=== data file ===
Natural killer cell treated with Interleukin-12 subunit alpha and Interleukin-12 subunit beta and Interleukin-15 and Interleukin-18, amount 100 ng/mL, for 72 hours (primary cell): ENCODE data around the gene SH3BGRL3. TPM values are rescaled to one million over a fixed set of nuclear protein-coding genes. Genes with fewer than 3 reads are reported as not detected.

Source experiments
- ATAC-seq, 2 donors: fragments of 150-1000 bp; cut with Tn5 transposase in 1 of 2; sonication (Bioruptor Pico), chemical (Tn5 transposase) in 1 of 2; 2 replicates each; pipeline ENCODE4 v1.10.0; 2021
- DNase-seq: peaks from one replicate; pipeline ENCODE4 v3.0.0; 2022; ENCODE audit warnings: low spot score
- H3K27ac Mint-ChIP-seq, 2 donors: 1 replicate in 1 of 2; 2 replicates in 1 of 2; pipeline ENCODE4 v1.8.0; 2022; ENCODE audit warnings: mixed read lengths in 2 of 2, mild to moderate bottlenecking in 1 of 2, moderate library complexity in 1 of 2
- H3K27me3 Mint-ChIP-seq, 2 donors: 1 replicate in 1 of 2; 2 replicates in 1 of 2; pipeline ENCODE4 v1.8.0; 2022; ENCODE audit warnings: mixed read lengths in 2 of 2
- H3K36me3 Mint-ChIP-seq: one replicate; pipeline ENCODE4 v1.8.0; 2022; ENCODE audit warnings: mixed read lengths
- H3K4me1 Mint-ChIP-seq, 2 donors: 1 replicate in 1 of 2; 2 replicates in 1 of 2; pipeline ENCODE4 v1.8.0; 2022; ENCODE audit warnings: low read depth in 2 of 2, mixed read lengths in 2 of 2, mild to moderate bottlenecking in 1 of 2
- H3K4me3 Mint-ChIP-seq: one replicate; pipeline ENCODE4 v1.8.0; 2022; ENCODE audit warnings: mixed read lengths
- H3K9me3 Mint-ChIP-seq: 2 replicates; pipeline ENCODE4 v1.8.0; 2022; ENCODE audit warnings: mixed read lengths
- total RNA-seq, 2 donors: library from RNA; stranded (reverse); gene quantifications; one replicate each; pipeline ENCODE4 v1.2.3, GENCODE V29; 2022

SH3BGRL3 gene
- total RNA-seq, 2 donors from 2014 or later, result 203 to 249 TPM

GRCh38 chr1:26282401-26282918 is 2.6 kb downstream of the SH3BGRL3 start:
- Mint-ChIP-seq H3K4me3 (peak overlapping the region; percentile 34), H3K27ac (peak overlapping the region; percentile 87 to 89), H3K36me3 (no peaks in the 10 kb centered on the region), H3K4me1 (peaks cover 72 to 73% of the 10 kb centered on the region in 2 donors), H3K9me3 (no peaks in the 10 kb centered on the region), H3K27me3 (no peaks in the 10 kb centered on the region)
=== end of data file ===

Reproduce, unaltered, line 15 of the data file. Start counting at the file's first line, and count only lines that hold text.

- Mint-ChIP-seq H3K4me3 (peak overlapping the region; percentile 34), H3K27ac (peak overlapping the region; percentile 87 to 89), H3K36me3 (no peaks in the 10 kb centered on the region), H3K4me1 (peaks cover 72 to 73% of the 10 kb centered on the region in 2 donors), H3K9me3 (no peaks in the 10 kb centered on the region), H3K27me3 (no peaks in the 10 kb centered on the region)